This important characteristic of probability experiments is known as the law of large numbers which states that as the number of repetitions of an experiment is increased, the relative frequency obtained in the experiment tends to become closer and closer to the theoretical probability. Even though the outcomes do not happen according to any set pattern or order, overall, the long-term observed relative frequency will approach the theoretical probability. (The word empirical is often used instead of the word observed.)

It is important to realize that in many situations, the outcomes are not equally likely. A coin or die may be unfair, or biased. Two math professors in Europe had their statistics students test the Belgian one Euro coin and discovered that in 250 trials, a head was obtained 56% of the time and a tail was obtained 44% of the time. The data seem to show that the coin is not a fair coin; more repetitions would be helpful to draw a more accurate conclusion about such bias. Some dice may be biased. Look at the dice in a game you have at home; the spots on each face are usually small holes carved out and then painted to make the spots visible. Your dice may or may not be biased; it is possible that the outcomes may be affected by the slight weight differences due to the different numbers of holes in the faces. Gambling casinos make a lot of money depending on outcomes from rolling dice, so casino dice are made differently to eliminate bias. Casino dice have flat faces; the holes are completely filled with paint having the same density as the material that the dice are made out of so that each face is equally likely to occur. Later we will learn techniques to use to work with probabilities for events that are not equally likely.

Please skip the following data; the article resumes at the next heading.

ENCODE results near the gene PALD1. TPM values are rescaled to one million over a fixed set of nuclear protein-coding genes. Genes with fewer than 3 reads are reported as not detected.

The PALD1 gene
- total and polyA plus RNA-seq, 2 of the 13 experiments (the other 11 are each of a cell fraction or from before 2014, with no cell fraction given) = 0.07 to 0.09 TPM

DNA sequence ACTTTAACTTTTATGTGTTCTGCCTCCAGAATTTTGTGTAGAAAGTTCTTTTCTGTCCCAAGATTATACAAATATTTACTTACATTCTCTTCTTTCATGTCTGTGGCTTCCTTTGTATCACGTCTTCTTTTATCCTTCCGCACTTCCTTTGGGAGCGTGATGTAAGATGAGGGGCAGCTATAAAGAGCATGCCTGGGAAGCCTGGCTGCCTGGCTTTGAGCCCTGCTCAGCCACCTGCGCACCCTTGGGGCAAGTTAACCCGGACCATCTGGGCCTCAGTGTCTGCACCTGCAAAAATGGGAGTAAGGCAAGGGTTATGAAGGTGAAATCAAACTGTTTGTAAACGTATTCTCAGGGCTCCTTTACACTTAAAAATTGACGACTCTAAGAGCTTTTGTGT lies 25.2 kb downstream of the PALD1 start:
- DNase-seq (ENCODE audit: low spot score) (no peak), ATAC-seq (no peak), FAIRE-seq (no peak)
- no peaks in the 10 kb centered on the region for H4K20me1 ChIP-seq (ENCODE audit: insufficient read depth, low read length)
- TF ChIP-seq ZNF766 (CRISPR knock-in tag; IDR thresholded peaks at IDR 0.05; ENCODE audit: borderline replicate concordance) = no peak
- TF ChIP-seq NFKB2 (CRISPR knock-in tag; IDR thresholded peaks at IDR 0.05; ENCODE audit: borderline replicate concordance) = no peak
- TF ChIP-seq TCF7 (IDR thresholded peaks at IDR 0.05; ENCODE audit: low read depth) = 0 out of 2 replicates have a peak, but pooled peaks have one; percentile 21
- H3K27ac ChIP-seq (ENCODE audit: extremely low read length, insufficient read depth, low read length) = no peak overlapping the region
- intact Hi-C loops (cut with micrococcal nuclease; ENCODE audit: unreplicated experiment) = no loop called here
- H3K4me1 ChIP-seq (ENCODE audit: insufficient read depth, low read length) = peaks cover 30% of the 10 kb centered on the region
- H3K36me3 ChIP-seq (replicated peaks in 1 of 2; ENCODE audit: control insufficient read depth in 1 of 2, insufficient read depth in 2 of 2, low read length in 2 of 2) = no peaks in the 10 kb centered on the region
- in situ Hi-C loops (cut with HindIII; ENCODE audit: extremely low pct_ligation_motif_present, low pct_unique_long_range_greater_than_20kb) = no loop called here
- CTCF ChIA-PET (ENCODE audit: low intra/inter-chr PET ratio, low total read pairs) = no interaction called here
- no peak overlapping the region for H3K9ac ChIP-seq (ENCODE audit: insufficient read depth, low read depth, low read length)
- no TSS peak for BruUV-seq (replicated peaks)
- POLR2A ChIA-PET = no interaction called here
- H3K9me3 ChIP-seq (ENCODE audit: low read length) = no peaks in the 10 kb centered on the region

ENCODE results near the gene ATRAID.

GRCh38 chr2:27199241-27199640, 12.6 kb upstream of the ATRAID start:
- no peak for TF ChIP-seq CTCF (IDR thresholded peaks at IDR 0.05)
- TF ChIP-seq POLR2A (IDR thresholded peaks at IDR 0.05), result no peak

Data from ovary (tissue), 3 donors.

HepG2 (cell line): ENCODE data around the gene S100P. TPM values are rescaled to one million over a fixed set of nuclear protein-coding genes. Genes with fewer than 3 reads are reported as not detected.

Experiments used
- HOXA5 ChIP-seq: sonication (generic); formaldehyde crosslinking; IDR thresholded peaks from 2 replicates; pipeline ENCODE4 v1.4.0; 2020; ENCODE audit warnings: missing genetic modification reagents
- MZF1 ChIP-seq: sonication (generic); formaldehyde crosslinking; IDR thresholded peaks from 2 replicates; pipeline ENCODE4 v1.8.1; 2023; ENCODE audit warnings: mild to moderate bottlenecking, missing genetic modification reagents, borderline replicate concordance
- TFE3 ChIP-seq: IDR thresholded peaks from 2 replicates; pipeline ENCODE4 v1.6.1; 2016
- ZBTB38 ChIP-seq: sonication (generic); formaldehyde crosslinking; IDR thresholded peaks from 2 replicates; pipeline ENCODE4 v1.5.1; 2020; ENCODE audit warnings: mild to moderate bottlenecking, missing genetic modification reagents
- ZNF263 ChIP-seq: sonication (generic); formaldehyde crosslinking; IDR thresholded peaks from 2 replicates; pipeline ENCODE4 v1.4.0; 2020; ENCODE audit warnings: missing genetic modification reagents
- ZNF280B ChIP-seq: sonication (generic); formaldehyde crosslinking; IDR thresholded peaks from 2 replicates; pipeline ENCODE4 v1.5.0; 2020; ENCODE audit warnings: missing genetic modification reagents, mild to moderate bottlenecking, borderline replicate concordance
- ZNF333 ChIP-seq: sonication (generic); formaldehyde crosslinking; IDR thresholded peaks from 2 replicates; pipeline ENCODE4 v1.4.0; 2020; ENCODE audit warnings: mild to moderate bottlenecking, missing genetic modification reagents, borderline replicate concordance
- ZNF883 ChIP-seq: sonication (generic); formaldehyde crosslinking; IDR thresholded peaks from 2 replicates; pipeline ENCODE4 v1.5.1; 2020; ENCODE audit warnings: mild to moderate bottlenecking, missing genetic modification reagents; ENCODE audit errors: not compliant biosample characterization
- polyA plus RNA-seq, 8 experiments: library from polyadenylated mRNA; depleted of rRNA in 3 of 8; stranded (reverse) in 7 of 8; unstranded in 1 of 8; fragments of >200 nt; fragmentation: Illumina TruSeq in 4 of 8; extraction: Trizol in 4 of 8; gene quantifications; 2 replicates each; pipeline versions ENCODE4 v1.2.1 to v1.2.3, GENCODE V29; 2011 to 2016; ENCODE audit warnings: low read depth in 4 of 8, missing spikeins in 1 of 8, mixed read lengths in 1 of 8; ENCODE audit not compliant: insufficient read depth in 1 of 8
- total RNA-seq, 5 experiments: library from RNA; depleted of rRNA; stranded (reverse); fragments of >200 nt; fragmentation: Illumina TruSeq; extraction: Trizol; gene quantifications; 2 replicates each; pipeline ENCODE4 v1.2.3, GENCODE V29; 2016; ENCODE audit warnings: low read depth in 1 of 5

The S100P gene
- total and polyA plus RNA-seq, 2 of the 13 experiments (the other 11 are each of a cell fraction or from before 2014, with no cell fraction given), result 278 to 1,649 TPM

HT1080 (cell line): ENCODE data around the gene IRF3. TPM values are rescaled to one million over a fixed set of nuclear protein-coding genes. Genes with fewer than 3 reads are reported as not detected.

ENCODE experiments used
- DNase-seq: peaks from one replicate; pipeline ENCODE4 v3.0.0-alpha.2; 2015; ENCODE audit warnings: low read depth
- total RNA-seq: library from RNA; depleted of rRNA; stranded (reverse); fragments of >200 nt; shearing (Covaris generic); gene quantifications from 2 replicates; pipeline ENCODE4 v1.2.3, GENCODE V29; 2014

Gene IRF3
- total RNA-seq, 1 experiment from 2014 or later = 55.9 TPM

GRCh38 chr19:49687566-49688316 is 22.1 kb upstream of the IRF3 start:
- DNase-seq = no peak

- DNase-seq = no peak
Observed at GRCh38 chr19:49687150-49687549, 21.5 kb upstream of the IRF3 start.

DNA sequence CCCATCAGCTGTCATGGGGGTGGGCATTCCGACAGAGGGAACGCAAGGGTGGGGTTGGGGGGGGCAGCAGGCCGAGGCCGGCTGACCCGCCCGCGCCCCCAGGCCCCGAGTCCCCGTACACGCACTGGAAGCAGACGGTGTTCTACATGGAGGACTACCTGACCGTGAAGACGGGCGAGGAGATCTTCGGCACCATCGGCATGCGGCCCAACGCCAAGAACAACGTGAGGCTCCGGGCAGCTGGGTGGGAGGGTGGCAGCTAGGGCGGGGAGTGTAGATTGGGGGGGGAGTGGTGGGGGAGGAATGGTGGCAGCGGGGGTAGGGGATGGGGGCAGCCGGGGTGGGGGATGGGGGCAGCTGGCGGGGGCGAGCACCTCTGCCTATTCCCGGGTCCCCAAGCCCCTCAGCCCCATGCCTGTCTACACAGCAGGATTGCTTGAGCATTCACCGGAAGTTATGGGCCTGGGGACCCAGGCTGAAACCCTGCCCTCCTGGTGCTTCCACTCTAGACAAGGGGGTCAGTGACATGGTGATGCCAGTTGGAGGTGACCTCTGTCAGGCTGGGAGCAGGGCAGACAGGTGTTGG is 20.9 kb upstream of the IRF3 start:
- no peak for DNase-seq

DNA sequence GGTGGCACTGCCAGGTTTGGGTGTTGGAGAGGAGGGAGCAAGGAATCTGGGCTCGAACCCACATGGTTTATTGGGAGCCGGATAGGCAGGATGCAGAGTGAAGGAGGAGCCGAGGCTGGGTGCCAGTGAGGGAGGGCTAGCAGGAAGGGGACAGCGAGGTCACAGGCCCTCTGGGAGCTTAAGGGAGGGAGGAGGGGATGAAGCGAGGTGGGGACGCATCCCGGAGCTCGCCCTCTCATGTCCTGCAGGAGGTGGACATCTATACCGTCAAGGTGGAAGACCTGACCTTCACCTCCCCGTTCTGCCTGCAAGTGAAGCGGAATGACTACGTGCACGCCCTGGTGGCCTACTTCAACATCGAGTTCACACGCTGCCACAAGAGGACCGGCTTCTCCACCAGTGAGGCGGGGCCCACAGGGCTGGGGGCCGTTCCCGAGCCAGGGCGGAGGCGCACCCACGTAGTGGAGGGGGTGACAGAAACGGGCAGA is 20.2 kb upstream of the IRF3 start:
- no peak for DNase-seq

"" Event: The UnionAn outcome is in the event A B if the outcome is in A or is in B or is in both A and B. For example, let A = {1, 2, 3, 4, 5} and B = {4, 5, 6, 7, 8}. A B = {1, 2, 3, 4, 5, 6, 7, 8}. Notice that 4 and 5 are NOT listed twice.

"" Event: The IntersectionAn outcome is in the event A B if the outcome is in both A and B at the same time. For example, let A and B be {1, 2, 3, 4, 5} and {4, 5, 6, 7, 8}, respectively. Then A B = {4, 5}.

The complement of event A is denoted A′ (read "A prime"). A′ consists of all outcomes that are NOT in A. Notice that P(A) + P(A′) = 1. For example, let S = {1, 2, 3, 4, 5, 6} and let A = {1, 2, 3, 4}. Then, A′ = {5, 6}. P(A) = 4646, P(A′) = 2626, and P(A) + P(A′) = 4 6 + 2 6 4 6 + 2 6 = 1

The conditional probability of A given B is written P(A||B). P(A||B) is the probability that event A will occur given that the event B has already occurred. A conditional reduces the sample space. We calculate the probability of A from the reduced sample space B. The formula to calculate P(A||B) is P(A||B) = P(AB) P(B) P(AB) P(B) where P(B) is greater than zero.